Ozment, Agent Herring (not Henry) and Agents Carter and Galia "executed" the warrant. As they approached the location, "Mr. Thomas and a female were exiting the house, approaching the vehicle. They started to get into the vehicle." Ozment told Thomas that they had a search warrant to search the residence and Ozment searched Thomas in front of the house. He found 7.410 grams of heroin in Thomas' shirt pocket and two twenty dollar Federal Reserve notes in his pants pocket. The agents had, from the Post Office Department, a "positive identification" of Thomas as living at 1319 W. 68th St. Ozment had never seen Thomas before (italics mine).


The other evidence the searching agents had with respect to a possible transaction involving heroin between McCallon and Thomas was: they received a radio communication from Agent Kennedy "that he had seen Mr. Thomas get into the car he was about to get into then and he had departed right after Mr. McCallon arrived at his house * * * and returned a few minutes later. McCallon then had driven back to the Vernon address and sold Agent Henry the heroin. * * * During the time that Mr. McCallon was at Mr. Thomas' address they saw him get in the car and drive away and then return a short time later, Mr. Thomas. Saw Mr. Thomas drive away and come back a short time later * * * while Mr. McCallon was still there." Then McCallon left and returned with the heroin to Mr. Henry. Ozment arrested Thomas after the search as soon as he found the heroin.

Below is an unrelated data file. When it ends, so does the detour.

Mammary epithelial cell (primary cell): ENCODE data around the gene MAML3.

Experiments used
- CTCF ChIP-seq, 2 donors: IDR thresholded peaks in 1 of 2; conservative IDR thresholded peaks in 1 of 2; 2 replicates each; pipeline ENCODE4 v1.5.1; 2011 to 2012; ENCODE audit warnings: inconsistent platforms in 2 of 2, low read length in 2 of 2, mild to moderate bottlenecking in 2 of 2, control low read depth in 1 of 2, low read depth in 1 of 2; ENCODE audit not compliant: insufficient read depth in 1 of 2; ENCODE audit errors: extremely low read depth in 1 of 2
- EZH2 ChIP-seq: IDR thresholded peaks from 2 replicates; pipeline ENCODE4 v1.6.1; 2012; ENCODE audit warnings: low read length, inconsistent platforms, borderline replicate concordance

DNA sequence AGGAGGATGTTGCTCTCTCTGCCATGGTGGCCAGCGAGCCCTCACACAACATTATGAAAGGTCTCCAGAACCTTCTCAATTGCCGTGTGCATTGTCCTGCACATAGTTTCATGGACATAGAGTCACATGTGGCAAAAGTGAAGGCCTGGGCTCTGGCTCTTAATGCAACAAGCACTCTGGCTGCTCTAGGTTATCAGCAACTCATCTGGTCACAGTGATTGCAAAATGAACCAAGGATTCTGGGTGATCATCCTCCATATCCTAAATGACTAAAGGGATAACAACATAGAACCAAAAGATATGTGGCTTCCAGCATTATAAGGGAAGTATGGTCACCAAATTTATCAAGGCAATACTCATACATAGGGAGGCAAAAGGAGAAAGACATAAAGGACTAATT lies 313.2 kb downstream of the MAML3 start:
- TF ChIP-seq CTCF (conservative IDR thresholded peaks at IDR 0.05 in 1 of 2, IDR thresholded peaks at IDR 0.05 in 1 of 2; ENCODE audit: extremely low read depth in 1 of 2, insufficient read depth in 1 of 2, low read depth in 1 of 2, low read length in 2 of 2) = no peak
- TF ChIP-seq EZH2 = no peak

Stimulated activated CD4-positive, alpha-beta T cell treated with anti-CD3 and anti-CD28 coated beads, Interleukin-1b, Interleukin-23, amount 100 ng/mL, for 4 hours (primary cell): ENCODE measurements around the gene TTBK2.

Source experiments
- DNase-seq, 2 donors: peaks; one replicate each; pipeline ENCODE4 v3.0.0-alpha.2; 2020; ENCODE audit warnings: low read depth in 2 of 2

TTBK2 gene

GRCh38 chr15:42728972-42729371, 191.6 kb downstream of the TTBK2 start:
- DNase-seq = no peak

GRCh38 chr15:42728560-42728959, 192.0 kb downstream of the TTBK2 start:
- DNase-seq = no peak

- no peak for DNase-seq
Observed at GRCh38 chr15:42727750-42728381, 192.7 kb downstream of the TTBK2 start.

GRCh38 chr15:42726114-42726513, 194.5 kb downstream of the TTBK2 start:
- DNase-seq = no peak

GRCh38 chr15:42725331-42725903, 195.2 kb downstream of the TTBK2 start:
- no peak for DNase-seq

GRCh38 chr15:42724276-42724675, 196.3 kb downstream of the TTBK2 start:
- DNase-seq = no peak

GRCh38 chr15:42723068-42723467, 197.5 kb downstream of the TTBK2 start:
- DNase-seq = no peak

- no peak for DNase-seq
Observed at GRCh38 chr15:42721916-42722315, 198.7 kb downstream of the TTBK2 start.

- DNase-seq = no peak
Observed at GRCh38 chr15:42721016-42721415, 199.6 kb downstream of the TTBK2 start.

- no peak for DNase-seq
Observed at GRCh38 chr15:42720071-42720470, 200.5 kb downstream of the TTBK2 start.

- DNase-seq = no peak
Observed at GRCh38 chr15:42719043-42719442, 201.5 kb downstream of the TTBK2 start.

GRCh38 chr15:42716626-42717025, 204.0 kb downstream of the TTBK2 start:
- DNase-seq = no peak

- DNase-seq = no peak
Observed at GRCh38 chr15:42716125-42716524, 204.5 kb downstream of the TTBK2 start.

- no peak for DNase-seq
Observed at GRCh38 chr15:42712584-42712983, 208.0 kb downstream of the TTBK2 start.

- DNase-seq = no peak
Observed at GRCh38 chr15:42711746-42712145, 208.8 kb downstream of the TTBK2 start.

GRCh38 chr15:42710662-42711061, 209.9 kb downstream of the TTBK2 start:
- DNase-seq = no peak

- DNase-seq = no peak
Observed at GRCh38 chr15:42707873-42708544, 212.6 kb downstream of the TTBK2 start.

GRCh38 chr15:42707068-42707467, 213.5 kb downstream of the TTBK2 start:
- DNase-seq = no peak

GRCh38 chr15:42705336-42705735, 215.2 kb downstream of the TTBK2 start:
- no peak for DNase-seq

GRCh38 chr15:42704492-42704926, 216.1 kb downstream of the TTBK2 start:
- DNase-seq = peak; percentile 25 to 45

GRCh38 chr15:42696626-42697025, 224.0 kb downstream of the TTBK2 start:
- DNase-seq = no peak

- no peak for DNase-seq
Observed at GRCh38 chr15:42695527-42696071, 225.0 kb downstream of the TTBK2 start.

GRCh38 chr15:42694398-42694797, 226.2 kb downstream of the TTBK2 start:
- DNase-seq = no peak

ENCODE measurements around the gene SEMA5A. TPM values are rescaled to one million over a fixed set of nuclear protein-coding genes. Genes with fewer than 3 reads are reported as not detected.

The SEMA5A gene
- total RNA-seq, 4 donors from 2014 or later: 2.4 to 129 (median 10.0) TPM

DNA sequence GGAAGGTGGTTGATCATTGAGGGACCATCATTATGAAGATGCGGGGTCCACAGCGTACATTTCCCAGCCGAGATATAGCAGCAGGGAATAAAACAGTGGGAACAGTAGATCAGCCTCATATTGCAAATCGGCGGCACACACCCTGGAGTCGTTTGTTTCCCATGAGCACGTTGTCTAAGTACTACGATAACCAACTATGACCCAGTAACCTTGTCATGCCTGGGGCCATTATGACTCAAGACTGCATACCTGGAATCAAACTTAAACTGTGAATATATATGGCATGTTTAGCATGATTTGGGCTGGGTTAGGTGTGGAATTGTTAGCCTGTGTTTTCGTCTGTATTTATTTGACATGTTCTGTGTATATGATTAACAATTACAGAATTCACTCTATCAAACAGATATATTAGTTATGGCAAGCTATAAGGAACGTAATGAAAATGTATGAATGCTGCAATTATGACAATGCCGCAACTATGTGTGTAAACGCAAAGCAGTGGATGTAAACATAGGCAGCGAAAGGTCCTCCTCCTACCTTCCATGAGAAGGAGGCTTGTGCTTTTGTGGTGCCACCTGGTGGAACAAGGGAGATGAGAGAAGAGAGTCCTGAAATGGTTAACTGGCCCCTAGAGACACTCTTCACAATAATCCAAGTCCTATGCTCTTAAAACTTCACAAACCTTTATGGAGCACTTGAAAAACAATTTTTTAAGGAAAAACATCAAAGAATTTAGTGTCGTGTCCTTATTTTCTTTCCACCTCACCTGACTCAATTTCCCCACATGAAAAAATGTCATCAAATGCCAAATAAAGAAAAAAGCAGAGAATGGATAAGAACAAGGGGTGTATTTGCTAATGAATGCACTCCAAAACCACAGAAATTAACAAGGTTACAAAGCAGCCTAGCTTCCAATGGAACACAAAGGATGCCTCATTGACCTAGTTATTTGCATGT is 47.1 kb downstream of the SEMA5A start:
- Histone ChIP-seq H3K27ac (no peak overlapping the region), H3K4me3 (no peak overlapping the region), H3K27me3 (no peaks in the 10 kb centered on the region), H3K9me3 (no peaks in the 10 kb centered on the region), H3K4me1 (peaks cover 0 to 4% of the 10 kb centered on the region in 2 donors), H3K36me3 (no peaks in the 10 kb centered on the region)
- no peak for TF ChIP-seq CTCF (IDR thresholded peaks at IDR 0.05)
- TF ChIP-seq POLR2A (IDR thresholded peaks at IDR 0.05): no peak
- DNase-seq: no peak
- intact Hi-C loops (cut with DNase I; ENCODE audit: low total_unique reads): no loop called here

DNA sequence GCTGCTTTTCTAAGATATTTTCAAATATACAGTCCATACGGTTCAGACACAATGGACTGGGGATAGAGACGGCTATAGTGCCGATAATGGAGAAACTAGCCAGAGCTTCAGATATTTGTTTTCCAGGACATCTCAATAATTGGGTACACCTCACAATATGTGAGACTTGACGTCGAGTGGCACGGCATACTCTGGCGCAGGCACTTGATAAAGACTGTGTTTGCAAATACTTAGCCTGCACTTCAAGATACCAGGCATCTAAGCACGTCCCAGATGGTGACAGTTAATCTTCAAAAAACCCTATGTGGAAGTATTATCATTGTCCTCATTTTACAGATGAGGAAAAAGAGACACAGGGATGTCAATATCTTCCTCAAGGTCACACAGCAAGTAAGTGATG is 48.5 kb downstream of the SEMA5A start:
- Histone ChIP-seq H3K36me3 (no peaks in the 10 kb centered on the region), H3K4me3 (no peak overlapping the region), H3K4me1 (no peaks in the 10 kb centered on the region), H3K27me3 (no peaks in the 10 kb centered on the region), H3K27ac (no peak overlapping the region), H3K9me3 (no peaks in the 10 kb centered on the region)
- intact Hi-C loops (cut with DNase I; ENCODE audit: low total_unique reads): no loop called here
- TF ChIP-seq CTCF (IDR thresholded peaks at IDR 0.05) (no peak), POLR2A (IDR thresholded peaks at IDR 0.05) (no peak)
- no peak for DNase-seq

Ozment identified the search warrant and affidavit which are Exhibit 1 in evidence. The name Brooks in the affidavit was an alias for McCallon. The warrant is for a search of the premises at 1319 West 68th Street; it does not authorize the search of any individual.